So true to flaky Attila the Mom style, the year i turned 15, mom totally flaked and started missing house payments and going out carousing with a new guy. I don't know how long it was, but she moved out entirely for a time. Dad, my brother and a friend of his moved in and I didn't feel all that safe. Brother and his buddy weren't very nice to my sister Cokie and me.

I ran away, but I didn't know what I was doing so I just walked for a long time until an officer picked me up. Mom happened to be home and she didn't yell at me or anything. Not long after that she flaked totally and the trailer got repossessed.

Sister Cokie and I went to live with oldest sister Kathey. Since Cokie and I are both legally blind, and mom flaked out, we applied for disability for me and Cokie and I started living in our own apartment. Life got a whole lot better. 

Mom came around now and then mostly to eat our food and crash on our couch. She took me to a play audition once and in retrospect I wish she hadn't. Coming off the dance floor from the worst audition EVER, mom laughed at me and said, "You looked like a fat cow." This is the person who gve birth to me. My mom. The person who is supposed to always love their kids. Evidently, I don't have " a face only a mother could love." I have something worse.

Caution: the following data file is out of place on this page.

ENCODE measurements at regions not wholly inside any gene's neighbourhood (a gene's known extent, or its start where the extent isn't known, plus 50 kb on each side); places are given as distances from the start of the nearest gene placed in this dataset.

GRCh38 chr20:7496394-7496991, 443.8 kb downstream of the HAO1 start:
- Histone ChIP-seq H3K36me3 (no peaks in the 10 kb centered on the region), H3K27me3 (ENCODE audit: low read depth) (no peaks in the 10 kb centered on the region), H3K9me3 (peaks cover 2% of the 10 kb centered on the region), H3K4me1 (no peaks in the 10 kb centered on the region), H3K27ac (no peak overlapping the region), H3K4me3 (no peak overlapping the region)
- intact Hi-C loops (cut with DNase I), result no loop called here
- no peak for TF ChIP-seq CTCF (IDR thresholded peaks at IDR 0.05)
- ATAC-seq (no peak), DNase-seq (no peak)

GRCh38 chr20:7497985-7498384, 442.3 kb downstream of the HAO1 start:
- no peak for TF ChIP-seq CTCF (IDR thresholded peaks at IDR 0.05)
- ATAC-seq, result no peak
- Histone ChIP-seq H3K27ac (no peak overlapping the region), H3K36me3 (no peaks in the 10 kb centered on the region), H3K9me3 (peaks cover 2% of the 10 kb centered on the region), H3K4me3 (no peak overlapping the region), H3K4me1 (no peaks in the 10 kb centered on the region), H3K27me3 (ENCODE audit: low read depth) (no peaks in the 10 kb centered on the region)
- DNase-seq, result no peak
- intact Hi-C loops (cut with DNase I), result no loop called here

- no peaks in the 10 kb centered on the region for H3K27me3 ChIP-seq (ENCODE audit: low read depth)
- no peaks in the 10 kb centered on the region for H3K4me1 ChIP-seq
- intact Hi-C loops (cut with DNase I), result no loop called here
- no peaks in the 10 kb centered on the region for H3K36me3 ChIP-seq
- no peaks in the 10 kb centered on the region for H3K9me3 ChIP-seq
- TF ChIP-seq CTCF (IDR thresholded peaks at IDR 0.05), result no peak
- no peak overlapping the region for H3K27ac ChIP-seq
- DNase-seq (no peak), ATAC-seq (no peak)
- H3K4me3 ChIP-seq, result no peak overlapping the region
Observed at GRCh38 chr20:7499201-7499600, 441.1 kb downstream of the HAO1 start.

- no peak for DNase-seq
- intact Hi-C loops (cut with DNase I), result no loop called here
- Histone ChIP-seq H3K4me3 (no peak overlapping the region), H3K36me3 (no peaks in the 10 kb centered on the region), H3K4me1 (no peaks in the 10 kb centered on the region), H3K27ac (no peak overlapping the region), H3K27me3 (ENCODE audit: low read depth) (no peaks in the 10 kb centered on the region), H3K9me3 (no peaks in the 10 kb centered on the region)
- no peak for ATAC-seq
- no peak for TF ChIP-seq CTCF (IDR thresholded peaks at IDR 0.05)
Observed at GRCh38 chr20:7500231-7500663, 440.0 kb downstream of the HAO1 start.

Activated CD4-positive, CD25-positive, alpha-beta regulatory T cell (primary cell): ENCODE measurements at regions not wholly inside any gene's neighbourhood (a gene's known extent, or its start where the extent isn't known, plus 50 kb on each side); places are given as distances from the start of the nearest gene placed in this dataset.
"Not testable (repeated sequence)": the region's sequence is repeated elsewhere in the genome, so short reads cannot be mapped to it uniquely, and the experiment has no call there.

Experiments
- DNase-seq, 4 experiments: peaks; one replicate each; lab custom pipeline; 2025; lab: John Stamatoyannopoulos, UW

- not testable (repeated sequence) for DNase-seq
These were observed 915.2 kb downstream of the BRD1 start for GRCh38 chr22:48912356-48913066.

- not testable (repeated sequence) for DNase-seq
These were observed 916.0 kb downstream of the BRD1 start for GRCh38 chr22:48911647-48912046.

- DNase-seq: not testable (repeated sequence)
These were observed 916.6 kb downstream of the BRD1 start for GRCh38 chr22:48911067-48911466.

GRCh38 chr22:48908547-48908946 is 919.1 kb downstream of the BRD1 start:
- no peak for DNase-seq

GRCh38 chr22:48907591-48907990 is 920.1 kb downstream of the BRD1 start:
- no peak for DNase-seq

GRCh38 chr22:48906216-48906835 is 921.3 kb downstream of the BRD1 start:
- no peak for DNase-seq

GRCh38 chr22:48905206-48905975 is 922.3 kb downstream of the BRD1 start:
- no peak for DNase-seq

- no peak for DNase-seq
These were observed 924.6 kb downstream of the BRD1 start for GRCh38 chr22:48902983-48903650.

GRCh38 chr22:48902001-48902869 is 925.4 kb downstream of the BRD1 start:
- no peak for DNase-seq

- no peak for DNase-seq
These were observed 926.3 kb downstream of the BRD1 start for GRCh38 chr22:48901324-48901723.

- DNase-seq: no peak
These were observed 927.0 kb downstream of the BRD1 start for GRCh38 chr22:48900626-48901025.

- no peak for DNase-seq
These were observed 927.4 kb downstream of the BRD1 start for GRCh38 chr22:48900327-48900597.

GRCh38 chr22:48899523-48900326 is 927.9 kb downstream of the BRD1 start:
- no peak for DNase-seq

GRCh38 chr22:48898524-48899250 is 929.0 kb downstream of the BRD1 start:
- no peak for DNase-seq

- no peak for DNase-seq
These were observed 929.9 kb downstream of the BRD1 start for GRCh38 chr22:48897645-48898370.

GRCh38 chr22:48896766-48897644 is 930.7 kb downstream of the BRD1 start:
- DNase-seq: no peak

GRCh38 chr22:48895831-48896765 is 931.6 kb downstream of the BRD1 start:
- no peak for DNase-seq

Okay, so I've told a lot of this before and it's very sad. Even sadder for my mom really. I'm this cool, creative soul that she could have got to know. We made a kind of peace, though it didn't last beyond a mere five years. 

So here are my resilient reactions to my mom:

12. As a youth, people noticed that I was capable and could get things done.
13. I was independent and a go-getter.
14. I believed that life is what you make it.

All definitely true. Lets start with being a planned but unwanted baby. I figured out that I didn't have a hand in those plans. My dad treated me as though I were a gift to him. My sisters took care of me even though they did make it clear they weren't thrilled with the idea. Especially when I was older.